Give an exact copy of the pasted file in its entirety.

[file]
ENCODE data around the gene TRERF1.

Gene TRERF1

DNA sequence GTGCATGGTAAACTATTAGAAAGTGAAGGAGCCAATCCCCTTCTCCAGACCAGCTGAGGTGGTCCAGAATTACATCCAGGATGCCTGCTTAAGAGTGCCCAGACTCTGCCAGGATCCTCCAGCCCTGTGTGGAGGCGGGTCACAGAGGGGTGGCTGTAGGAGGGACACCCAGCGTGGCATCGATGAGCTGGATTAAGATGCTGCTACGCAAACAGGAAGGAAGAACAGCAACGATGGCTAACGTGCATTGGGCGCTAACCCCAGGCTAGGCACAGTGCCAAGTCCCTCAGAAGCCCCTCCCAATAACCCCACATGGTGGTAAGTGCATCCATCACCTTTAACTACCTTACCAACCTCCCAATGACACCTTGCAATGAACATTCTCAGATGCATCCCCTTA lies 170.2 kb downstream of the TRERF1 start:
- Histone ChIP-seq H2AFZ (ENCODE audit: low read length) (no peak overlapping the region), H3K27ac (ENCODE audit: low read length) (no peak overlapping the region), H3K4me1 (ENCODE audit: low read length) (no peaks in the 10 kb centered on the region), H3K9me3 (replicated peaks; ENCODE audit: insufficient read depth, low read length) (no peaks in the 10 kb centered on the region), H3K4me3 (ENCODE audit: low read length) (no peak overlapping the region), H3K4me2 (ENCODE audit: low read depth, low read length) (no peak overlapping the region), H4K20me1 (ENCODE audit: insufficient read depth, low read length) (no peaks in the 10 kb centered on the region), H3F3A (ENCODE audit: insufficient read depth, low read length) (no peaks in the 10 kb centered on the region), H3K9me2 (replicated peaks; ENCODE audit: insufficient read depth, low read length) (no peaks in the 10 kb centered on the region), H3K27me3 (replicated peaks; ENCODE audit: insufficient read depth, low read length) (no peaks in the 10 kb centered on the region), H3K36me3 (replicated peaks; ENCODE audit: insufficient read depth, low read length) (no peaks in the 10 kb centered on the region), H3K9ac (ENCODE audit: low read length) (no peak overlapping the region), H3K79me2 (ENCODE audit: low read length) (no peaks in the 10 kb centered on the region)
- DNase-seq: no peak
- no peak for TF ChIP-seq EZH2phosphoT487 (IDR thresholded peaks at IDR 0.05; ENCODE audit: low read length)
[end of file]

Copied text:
ENCODE data around the gene TRERF1.

Gene TRERF1

DNA sequence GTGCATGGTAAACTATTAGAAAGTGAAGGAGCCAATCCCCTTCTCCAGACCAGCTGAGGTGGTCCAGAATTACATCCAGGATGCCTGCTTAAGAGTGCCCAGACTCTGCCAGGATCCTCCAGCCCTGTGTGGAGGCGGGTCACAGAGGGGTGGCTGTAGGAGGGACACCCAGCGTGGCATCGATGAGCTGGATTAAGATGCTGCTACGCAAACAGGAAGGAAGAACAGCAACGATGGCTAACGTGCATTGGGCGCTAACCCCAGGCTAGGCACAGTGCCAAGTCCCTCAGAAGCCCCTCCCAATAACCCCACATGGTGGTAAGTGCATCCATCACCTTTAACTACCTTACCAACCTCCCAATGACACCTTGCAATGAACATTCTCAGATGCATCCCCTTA lies 170.2 kb downstream of the TRERF1 start:
- Histone ChIP-seq H2AFZ (ENCODE audit: low read length) (no peak overlapping the region), H3K27ac (ENCODE audit: low read length) (no peak overlapping the region), H3K4me1 (ENCODE audit: low read length) (no peaks in the 10 kb centered on the region), H3K9me3 (replicated peaks; ENCODE audit: insufficient read depth, low read length) (no peaks in the 10 kb centered on the region), H3K4me3 (ENCODE audit: low read length) (no peak overlapping the region), H3K4me2 (ENCODE audit: low read depth, low read length) (no peak overlapping the region), H4K20me1 (ENCODE audit: insufficient read depth, low read length) (no peaks in the 10 kb centered on the region), H3F3A (ENCODE audit: insufficient read depth, low read length) (no peaks in the 10 kb centered on the region), H3K9me2 (replicated peaks; ENCODE audit: insufficient read depth, low read length) (no peaks in the 10 kb centered on the region), H3K27me3 (replicated peaks; ENCODE audit: insufficient read depth, low read length) (no peaks in the 10 kb centered on the region), H3K36me3 (replicated peaks; ENCODE audit: insufficient read depth, low read length) (no peaks in the 10 kb centered on the region), H3K9ac (ENCODE audit: low read length) (no peak overlapping the region), H3K79me2 (ENCODE audit: low read length) (no peaks in the 10 kb centered on the region)
- DNase-seq: no peak
- no peak for TF ChIP-seq EZH2phosphoT487 (IDR thresholded peaks at IDR 0.05; ENCODE audit: low read length)